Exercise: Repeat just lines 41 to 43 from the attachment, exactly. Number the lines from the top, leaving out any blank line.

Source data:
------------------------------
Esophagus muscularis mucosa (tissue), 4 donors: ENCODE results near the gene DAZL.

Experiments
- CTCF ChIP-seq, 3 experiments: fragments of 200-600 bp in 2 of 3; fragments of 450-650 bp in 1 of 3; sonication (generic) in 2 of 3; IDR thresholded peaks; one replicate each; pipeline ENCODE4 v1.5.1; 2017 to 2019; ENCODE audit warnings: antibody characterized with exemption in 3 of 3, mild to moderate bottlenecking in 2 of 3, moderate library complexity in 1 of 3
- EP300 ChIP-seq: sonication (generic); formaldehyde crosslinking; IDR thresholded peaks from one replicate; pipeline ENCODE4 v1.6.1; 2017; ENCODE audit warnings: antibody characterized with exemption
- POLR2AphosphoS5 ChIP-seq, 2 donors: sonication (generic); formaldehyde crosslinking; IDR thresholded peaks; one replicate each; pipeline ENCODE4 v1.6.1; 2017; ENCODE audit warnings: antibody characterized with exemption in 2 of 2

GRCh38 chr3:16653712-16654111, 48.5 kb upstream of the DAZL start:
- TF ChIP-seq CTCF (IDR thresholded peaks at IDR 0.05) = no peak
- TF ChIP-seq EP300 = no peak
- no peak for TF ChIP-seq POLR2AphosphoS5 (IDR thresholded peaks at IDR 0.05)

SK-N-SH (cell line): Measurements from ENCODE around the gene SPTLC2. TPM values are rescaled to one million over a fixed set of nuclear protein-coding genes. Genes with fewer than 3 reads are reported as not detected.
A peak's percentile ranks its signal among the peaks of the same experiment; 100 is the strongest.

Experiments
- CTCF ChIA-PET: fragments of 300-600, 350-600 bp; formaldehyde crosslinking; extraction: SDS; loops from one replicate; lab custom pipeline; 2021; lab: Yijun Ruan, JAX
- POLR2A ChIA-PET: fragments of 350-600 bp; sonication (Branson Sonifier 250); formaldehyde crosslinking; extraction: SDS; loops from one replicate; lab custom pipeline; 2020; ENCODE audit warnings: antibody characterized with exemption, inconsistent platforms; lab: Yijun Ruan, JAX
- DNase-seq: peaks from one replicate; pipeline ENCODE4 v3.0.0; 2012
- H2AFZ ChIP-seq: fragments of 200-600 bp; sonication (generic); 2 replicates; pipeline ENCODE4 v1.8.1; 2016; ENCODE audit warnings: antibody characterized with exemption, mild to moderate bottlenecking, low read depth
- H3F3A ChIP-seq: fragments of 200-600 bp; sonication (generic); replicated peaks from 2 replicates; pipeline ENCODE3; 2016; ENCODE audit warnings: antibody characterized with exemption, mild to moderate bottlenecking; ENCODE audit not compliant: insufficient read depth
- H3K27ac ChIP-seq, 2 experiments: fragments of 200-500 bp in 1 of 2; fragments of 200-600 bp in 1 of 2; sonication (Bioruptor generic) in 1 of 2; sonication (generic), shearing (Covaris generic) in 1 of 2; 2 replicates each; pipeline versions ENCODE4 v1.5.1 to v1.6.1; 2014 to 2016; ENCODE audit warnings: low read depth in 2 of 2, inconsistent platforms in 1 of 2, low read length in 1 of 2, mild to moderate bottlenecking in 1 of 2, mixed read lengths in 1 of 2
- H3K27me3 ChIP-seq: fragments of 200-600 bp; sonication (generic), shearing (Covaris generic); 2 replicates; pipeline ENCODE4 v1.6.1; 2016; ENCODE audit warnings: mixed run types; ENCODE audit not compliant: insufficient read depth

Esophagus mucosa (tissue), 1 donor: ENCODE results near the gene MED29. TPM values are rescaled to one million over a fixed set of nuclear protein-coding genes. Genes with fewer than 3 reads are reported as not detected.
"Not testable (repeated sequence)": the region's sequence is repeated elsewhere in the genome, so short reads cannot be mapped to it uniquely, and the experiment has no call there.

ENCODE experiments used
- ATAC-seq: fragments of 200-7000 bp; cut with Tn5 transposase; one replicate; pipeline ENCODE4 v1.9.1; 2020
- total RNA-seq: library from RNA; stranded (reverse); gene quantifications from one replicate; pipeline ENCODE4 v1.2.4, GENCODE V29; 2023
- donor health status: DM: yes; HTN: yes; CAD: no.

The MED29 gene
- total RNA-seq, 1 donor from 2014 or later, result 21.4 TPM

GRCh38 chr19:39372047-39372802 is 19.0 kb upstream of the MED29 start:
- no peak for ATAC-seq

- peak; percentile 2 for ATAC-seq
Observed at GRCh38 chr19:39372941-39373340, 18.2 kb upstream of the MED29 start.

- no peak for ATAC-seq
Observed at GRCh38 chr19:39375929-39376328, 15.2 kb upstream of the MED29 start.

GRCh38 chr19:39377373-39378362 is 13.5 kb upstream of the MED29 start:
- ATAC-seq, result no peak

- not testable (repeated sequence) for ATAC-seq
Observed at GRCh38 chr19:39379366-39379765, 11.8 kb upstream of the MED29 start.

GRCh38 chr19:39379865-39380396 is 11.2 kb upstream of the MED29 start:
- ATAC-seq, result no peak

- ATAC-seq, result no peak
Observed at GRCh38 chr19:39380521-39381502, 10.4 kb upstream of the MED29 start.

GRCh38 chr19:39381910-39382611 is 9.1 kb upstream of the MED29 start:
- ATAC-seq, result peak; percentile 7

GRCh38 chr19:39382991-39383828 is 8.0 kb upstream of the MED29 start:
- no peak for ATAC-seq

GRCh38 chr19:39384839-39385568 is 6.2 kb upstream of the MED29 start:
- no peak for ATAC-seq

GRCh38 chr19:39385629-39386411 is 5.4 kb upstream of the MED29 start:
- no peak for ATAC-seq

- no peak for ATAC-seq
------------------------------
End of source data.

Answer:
Observed at GRCh38 chr19:39380521-39381502, 10.4 kb upstream of the MED29 start.

GRCh38 chr19:39381910-39382611 is 9.1 kb upstream of the MED29 start:
- ATAC-seq, result peak; percentile 7